Participation in this thread was fantastic and many suggestions were put forth but it became quickly apparent that there were two avenues to shortening the sales cycle being discussed in the thread.
1. How to shorten the sales cycle via sales process. 2. How to shorten the sales cycle via shortening the buying cycle.
How to shorten the sales cycle via sales process.
The majority of suggestions (ask for the sale, ask about the holdup, quantify the cost of inaction, sell the sizzle, associate prospects motivation with product/service, improve discovery and qualification, flush out the objection, confirming information, be more diligent, evaluate pain factor, credibility, re-establish timeline, get the prospect emotionally involved, etc.) in this thread fall into the category of sales process.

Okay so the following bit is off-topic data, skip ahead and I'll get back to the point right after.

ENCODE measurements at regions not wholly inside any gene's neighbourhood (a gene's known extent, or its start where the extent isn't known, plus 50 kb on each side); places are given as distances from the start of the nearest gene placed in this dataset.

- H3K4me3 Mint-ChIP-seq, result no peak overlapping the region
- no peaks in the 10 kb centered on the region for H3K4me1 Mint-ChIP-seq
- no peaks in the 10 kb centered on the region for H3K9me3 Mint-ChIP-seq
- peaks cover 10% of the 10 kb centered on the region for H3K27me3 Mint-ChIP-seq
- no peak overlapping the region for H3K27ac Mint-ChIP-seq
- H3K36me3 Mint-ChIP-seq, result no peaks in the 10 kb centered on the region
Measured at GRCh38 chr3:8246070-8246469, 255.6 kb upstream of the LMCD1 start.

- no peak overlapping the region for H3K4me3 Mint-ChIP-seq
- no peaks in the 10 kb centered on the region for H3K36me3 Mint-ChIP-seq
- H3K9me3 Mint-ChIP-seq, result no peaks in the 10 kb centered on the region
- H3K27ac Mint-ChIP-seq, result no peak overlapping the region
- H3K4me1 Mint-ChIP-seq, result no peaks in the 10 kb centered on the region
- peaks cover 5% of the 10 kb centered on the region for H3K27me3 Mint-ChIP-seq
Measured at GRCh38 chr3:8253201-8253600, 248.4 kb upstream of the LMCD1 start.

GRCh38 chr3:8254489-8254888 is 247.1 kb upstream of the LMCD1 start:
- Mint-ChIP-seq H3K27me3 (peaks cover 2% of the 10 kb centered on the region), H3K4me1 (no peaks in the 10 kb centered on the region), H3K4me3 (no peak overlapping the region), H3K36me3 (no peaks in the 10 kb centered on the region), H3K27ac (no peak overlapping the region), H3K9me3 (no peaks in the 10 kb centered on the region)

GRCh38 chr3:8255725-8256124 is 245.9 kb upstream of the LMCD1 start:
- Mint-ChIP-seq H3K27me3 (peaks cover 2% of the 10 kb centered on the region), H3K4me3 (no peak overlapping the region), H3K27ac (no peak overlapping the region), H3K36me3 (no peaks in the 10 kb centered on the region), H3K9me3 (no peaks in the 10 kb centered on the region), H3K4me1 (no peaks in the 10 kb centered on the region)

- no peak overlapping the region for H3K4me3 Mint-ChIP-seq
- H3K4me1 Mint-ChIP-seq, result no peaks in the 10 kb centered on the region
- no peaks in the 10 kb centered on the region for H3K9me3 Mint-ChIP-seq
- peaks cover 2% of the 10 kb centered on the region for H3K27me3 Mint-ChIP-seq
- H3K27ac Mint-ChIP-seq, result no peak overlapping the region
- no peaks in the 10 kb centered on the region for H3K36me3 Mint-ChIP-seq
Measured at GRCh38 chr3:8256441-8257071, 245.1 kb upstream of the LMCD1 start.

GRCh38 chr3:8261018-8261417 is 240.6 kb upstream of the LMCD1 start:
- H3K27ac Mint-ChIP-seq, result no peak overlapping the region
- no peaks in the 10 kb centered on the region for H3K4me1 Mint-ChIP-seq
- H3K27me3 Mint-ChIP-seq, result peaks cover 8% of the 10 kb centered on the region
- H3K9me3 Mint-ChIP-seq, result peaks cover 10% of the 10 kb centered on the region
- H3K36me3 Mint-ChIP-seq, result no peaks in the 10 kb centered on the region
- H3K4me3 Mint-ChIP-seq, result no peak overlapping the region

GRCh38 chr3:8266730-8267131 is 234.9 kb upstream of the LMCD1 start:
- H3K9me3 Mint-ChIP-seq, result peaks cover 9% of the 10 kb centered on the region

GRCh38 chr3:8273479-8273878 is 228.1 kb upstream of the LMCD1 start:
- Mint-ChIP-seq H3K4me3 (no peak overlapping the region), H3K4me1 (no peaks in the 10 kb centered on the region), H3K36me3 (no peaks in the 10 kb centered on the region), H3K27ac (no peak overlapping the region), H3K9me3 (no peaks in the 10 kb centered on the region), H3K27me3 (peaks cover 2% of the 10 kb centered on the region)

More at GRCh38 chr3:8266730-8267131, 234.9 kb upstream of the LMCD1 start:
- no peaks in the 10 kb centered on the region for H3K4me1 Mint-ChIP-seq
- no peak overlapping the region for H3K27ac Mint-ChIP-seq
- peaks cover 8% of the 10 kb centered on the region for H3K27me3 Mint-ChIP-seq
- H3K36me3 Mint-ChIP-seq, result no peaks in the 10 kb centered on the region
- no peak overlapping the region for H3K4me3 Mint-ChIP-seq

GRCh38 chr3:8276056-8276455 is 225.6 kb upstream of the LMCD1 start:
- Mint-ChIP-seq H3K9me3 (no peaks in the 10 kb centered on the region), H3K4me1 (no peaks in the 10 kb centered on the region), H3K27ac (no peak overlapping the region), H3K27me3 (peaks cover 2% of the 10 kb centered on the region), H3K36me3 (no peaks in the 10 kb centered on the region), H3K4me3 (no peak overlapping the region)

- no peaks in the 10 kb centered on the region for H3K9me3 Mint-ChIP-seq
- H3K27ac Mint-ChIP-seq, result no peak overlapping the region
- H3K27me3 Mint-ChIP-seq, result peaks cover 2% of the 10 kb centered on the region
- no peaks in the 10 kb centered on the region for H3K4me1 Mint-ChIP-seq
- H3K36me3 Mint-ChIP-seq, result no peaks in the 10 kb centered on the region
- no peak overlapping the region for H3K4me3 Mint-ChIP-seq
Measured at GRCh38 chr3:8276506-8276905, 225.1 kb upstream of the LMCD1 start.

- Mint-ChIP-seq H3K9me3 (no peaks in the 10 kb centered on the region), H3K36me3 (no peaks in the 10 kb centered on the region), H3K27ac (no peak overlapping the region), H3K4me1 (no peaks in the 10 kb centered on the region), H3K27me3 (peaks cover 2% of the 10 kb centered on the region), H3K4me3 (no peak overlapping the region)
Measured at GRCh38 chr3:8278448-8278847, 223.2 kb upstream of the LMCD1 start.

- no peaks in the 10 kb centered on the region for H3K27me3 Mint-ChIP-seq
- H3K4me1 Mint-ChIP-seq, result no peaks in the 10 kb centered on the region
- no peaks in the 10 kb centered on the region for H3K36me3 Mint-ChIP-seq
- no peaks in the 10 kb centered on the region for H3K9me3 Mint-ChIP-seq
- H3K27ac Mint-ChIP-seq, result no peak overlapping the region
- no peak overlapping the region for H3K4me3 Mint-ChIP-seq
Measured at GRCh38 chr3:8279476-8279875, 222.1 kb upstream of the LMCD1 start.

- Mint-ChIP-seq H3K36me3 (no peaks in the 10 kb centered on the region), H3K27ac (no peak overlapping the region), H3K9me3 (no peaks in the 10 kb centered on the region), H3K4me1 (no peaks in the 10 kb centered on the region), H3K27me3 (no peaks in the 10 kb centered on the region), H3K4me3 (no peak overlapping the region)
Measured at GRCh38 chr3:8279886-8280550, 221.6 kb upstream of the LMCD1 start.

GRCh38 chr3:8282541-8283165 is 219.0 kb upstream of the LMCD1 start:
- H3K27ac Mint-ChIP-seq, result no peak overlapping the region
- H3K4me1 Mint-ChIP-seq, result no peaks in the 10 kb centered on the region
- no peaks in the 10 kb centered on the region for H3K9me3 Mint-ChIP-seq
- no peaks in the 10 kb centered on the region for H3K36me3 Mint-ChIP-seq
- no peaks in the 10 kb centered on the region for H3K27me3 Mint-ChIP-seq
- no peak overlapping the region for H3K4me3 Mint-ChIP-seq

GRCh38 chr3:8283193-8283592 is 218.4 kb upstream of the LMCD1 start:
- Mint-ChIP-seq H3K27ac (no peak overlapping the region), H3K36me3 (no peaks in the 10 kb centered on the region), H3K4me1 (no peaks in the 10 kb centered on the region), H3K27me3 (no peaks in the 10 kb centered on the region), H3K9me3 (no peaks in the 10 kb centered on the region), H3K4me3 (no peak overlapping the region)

These suggestions ALL hold potential, when applicable, for affecting movement within the sales cycle ASSUMING that the prospective buyer has “recognized and managed all of their own internal systemic issues that need to take place before they’ll make a purchasing decision” (which is part and parcel of their “Buying Cycle”) yet are rendered ineffective in situations where the assumption is not true.
For whatever reasons and with few exceptions sales training, education and/or discussions operate from the premise that the prospective buyer has in fact recognized and managed those internal issues. That one (1) false assumption is responsible for an almost unbelievable volume of lost revenue and protracted sales cycles.